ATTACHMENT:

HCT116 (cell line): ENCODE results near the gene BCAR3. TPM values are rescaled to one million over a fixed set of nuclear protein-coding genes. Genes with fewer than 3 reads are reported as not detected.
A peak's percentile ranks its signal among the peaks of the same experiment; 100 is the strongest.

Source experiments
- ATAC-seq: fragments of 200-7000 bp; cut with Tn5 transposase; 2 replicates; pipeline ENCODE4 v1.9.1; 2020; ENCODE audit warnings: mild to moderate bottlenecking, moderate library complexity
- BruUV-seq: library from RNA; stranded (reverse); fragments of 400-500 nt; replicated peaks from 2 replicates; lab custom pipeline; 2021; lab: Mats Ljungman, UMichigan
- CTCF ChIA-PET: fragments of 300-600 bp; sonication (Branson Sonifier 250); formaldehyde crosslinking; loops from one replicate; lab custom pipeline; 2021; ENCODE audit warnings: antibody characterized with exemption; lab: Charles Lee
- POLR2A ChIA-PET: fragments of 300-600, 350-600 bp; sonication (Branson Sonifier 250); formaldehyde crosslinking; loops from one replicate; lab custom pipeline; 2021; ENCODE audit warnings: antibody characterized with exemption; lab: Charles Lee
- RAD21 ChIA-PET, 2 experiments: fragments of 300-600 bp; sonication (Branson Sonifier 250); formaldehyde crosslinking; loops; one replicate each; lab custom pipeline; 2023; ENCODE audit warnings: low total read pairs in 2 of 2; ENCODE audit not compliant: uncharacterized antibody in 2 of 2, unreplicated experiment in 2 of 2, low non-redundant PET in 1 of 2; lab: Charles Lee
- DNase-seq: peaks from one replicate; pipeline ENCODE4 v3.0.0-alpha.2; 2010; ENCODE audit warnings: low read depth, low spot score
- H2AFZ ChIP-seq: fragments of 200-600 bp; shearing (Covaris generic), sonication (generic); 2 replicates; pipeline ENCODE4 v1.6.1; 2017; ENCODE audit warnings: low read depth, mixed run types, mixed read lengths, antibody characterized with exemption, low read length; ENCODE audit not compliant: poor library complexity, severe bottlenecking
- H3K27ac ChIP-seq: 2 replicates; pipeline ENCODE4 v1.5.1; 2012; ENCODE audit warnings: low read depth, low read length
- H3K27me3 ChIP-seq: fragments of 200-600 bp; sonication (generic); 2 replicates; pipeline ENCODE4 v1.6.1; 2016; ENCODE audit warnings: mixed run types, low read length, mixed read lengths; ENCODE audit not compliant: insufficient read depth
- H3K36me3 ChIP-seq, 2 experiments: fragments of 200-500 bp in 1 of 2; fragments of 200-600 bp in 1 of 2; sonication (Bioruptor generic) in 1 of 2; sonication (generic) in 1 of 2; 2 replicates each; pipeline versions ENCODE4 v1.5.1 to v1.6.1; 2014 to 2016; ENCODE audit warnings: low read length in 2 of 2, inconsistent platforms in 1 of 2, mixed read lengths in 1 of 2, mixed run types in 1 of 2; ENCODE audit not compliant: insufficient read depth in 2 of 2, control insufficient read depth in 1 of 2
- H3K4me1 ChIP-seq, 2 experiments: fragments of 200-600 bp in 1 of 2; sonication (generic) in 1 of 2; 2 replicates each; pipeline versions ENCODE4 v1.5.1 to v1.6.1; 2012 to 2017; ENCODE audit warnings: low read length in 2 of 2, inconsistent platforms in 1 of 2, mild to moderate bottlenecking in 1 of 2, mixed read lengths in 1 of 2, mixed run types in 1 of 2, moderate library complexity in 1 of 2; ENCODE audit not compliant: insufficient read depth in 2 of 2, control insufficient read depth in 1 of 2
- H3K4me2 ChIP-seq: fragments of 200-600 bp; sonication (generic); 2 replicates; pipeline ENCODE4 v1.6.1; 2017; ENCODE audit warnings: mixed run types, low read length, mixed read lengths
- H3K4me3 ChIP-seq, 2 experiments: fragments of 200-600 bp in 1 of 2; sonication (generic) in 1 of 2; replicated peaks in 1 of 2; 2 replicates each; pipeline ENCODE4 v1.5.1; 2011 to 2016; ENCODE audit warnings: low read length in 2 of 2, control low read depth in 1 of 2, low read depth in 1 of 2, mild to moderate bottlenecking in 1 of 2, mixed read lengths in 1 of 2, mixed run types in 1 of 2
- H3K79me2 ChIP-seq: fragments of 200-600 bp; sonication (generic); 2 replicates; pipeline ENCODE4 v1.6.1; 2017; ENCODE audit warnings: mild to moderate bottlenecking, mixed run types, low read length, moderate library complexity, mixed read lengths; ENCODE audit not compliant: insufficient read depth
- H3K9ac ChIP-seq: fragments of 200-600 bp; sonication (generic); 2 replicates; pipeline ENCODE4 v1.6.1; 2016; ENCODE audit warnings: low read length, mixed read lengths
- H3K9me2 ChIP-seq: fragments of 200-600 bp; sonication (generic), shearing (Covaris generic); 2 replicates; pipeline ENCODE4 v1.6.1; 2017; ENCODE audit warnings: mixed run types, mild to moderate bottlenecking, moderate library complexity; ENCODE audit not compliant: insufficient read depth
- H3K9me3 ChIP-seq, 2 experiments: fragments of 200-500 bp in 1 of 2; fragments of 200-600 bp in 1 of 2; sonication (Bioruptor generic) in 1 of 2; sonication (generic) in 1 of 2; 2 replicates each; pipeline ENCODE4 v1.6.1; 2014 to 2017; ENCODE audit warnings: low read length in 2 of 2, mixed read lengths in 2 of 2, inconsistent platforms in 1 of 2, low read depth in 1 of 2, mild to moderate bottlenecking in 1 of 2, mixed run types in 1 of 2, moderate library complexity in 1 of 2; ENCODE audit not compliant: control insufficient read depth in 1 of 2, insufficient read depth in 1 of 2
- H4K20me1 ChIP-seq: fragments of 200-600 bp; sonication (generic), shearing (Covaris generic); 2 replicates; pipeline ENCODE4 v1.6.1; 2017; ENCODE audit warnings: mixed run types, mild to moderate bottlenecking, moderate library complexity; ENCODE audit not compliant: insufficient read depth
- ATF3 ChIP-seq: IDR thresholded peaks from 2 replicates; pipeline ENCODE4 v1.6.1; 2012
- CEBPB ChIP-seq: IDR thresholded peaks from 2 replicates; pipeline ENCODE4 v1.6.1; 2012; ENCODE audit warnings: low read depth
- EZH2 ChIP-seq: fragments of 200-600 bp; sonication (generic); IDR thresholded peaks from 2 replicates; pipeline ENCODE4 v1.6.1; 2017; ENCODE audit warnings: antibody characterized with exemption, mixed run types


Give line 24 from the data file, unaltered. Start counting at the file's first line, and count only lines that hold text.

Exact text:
- EZH2 ChIP-seq: fragments of 200-600 bp; sonication (generic); IDR thresholded peaks from 2 replicates; pipeline ENCODE4 v1.6.1; 2017; ENCODE audit warnings: antibody characterized with exemption, mixed run types